Getting to the bottom of the exploit that led to one of the biggest hacks in the history of decentralized finance.
In order to understand the $160M Wintermute hack, we first need to understand algorithmic market makers and how they work in DeFi (decentralized finance), since that’s what Wintermute is.
Imagine you’re the developer of a crypto project and you expect to get your token listed on a large exchange, even a top 10 such as Kraken or Binance. It sounds great, but now you have a new problem because you’ll need to constantly ensure the exchange always has enough liquidity to maintain trading, especially in DeFi markets where liquidity is a primary target for exploiters to attempt malicious activities and try to drain the funds. It would be great if you could deploy an algorithm to perform this constant liquidity observation and management for you – that’s essentially what an algorithmic market maker does.
Wintermute offers this service on both centralized and decentralized exchanges, among other services such as OTC trading and early-stage start up investments. They incentivize users to provide liquidity into their protocol, and then their protocol manages the markets and liquidity pools across the project’s various partners’ and clients’ exchanges. Wintermute solves two of the tallest hurdles for projects in crypto – lack of liquidity and inefficient markets.
This is the full story behind the Wintermute exploit of 2022.
$160M Wintermute Hack Timeline
September 15, 2022:
The 1inch Network finds a vulnerability in an Ethereum vanity address tool called Profanity. They publish a technical breakdown of the bug and how it could potentially be exploited if not patched, adding a notice that states “Your money is NOT SAFU if your wallet address was generated with the Profanity tool. Transfer all of your assets to a different wallet ASAP! Moreover, if you used Profanity to get a vanity smart contract address, make sure to change the owners of that smart contract.”
This is relevant to the Wintermute hack because Wintermute had generated a vanity wallet with Profanity and it was an admin to their vault, which means it could execute withdrawals.
September 20, 2022:
This transaction initiates the attack at 05:11 UTC, calling Wintermute’s vault contract to transfer various amounts of several different cryptocurrencies into the hacker’s contract.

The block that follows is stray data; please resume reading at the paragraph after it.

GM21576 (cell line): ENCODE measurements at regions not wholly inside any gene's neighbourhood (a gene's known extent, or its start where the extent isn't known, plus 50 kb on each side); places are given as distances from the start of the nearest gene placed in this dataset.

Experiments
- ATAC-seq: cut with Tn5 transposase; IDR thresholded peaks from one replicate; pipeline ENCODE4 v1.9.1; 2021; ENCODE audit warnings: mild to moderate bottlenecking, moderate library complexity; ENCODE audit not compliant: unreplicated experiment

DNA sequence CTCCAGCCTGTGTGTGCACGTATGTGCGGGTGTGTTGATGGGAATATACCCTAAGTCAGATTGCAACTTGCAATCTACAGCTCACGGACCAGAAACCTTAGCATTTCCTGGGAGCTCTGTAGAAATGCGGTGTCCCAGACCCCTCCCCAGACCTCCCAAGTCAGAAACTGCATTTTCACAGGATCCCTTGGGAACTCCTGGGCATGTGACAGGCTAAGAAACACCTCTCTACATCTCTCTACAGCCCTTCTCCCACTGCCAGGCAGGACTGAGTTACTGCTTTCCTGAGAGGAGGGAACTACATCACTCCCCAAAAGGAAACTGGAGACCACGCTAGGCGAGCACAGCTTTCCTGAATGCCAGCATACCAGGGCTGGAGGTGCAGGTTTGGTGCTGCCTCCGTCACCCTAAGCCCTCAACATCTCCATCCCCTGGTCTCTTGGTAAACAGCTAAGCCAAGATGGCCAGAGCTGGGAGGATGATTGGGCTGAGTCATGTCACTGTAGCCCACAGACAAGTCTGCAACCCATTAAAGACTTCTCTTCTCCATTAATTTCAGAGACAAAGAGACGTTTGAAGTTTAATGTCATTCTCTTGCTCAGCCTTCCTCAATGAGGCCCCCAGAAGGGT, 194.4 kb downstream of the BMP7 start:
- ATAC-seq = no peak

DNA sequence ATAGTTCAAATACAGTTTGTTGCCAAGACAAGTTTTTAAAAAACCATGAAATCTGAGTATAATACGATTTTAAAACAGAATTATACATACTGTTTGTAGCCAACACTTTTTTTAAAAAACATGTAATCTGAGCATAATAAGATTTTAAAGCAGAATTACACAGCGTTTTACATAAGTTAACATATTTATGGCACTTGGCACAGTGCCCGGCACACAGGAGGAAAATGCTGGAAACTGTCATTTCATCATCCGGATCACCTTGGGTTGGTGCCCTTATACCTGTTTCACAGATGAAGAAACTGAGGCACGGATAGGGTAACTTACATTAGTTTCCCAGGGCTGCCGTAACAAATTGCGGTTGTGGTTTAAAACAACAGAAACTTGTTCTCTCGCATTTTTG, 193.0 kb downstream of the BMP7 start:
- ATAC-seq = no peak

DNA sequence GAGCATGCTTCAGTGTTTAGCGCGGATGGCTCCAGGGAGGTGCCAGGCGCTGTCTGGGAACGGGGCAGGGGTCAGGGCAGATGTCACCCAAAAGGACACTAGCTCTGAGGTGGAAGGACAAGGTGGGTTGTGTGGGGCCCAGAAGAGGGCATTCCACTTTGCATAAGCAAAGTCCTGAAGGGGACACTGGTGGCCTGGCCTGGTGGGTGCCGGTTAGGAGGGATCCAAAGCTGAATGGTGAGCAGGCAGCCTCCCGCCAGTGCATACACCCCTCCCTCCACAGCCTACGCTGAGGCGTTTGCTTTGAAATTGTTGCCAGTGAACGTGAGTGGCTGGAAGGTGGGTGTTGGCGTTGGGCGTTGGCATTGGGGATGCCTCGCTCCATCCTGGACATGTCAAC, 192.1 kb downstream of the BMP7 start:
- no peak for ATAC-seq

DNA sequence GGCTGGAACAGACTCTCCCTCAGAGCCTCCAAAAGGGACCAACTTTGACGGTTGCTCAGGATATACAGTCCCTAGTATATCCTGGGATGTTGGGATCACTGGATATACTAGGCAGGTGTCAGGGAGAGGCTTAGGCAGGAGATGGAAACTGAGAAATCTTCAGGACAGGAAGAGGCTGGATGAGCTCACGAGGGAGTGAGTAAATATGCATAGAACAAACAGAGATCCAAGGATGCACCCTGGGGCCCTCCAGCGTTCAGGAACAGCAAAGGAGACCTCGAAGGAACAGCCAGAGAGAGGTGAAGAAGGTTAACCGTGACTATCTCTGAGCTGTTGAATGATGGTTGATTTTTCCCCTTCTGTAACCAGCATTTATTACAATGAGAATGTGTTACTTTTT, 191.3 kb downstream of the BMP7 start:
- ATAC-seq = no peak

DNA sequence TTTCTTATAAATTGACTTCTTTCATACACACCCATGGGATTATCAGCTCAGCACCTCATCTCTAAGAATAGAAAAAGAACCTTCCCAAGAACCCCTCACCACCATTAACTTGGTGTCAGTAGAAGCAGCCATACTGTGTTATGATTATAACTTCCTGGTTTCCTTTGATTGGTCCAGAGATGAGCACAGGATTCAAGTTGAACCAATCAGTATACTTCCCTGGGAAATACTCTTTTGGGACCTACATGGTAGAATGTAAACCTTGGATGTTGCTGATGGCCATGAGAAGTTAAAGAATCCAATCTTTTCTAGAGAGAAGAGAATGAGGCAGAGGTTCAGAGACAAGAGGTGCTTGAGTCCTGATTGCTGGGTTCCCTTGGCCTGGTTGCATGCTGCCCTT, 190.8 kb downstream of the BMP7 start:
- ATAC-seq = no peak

The assets include:
- 6,919 wrapped Ether (WETH), valued around $9,410,159
- 10,895,735 Dai Stablecoin (DAI), valued at $10,895,735
- 61,350,986 USD Coin (USDC), valued at $61,350,986
- 29,461,553 Tether (USDT), valued at $29,461,553
- 3,246,604 TrueUSD (TUSD), valued at $3,246,604
- 9,470,755 Binance USD (BUSD), valued at $9,470,755
- 3,250,807 Pax Dollar (USPD), valued at $3,250,807
- 671.247 Wrapped BTC (WBTC), valued around $14,341,194
- And various amounts of 62 other altcoins, almost all with values under $1M
How the Wintermute Hack was Executed
Polygon’s Chief Information Security Officer, Mudit Gupta, published this post-mortem on September 20th, correctly identifying the Profanity-built hot wallet as the attack vector.
While the Wintermute team had clearly been aware of the Profanity vulnerability, evidenced by the fact that they transferred all the ETH from the compromised hot wallet shortly after 1inch exposed it, they had simply forgotten to revoke admin permissions that the wallet had pertaining to Wintermute’s vault.
Through the Profanity vulnerability, the attacker was able to access the hot wallet with admin permissions and simply ask the vault to send them $160M worth of tokens.
While the stolen digital assets have yet to be recovered, Wintermute remained solvent through the incident and has continued to operate without any serious pause in their protocol.
For over 30 years, Marin Ivezic has been protecting critical infrastructure and financial services against cyber, financial crime and regulatory risks posed by complex and emerging technologies.
He held multiple interim CISO and technology leadership roles in Global 2000 companies.